Election Law @ Moritz has assembled a set of resources concerning the topic of elections going into overtime.
Edward B. Foley
It is a fortuitous coincidence that the University of Virginia’s Journal of Law & Politics has just published a piece of mine that shows the relevance of the current vote-counting process in Virginia’s Attorney General election to what might happen if the 2016 presidential election turns on a similar vote-counting process in Virginia.
The latest election law news from across the country...last updated August 19 (8:17 AM).
Professor Daniel Tokaji was quoted in an article from the Associated Press about an attorney general opinion that allows the Ohio treasurer to conduct telephone town halls using public money. The opinion will likely have broad ramifications for the upcoming elections, Tokaji said.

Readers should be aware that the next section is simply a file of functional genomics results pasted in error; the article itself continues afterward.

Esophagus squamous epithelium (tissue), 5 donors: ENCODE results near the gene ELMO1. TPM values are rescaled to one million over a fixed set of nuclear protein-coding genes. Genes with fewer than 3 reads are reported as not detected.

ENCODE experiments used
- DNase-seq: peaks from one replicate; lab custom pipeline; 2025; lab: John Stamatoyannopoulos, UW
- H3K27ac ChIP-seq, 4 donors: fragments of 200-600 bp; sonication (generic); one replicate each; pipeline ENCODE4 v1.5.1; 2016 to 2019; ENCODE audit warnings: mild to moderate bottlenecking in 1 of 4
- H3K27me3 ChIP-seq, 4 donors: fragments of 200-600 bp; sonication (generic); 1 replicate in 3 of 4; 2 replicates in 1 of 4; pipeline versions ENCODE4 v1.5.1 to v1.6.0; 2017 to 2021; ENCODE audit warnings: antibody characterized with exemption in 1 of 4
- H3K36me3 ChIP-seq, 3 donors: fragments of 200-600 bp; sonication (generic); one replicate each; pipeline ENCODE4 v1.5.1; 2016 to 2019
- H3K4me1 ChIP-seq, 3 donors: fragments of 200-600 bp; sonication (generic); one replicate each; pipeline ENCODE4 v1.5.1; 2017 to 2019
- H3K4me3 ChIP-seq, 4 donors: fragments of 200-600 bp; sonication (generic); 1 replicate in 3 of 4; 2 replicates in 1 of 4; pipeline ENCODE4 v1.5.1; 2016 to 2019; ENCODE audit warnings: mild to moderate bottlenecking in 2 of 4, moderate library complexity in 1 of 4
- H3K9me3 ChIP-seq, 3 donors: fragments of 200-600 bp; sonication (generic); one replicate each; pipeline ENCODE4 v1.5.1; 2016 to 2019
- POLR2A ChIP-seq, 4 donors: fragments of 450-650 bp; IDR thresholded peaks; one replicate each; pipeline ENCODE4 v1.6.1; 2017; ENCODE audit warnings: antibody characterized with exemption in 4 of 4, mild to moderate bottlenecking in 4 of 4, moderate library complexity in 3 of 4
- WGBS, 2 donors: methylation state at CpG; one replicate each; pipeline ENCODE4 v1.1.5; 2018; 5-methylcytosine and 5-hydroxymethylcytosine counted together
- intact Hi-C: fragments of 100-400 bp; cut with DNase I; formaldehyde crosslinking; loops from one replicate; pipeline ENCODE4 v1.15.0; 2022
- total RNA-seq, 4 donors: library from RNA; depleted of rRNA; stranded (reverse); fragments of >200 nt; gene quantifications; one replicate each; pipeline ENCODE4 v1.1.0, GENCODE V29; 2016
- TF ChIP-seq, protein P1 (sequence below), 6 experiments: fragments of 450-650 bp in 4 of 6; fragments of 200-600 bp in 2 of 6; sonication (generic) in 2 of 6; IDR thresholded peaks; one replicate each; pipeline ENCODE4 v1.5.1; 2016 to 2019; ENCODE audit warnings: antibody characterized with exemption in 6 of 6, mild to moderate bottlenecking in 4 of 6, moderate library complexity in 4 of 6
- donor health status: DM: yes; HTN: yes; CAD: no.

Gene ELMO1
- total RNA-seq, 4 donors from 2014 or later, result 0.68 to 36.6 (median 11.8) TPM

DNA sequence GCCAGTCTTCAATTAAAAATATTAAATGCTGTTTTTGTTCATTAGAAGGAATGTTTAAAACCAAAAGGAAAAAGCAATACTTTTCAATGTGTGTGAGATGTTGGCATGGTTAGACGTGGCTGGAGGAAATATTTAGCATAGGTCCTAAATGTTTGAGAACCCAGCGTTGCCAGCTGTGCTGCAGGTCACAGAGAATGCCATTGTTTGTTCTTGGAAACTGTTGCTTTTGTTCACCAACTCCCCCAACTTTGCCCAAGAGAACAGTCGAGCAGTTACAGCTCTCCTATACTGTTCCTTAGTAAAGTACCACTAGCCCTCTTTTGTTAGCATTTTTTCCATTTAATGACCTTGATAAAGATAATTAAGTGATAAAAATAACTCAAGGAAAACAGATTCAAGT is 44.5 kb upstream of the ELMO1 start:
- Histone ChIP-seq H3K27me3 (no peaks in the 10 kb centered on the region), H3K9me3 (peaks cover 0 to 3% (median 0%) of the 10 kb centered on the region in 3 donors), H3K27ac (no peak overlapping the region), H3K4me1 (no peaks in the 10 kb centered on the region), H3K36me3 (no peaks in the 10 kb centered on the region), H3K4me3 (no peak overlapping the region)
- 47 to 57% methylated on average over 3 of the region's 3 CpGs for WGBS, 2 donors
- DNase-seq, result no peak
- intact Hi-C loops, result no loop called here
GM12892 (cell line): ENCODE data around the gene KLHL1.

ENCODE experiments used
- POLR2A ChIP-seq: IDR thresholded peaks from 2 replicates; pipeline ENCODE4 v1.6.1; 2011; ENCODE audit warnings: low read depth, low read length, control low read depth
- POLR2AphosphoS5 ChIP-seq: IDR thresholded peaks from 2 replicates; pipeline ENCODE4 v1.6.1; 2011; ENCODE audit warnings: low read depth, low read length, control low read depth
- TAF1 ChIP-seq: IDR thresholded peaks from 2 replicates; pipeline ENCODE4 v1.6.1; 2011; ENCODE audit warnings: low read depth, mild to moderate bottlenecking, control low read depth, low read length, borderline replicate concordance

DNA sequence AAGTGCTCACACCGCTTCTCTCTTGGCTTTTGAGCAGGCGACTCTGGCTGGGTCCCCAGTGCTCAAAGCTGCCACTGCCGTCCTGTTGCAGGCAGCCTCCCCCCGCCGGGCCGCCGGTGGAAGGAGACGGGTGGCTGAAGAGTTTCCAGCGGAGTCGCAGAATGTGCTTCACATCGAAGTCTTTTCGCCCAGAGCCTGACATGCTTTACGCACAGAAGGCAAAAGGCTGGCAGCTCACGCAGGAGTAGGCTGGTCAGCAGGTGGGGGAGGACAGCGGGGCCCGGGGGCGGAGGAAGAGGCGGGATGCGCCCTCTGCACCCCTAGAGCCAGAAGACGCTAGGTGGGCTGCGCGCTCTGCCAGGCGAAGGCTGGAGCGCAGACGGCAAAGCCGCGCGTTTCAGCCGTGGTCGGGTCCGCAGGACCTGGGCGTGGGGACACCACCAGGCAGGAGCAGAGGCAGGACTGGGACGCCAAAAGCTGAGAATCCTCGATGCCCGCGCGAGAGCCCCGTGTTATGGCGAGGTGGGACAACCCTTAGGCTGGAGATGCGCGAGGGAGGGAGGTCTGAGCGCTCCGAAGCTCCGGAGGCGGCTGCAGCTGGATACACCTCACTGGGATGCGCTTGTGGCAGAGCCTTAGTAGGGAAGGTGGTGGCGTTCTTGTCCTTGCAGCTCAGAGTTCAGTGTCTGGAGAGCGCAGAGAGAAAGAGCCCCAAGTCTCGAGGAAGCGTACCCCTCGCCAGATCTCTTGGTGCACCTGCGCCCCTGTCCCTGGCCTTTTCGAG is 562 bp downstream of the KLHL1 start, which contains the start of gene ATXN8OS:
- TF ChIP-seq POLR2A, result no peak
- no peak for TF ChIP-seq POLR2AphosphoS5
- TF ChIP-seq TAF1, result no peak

“As a practical matter, while that legal advice is certainly right, very serious concerns can arise about whether these are really intended to inform Ohio constituents about the operations of his office or if they’re campaign events,” he said.
State: North Carolina
Issue: 1. Do Voter Id requirements violate Article VI of the North Carolina Constitution?
2. Do the Photo Id costs violate Article I Section 10 of the North Carolina Constitution?
3. Do the Photo Id property requirements violate Article I Section 11 of the North Carolina Constitution?
4. Do Photo Id requirements impose burdens on classes of voters in violation of Article I Section 19 of the North Carolina Constitution?
5. Do the Photo Id requirements create an undue burden on the right to vote in violation of Article 1 Section 19 of the North Carolina Constitution?
6. Does the State purposefully discriminate against African-American voters in violation Article 1 Section 19 of the North Carolina Constitution?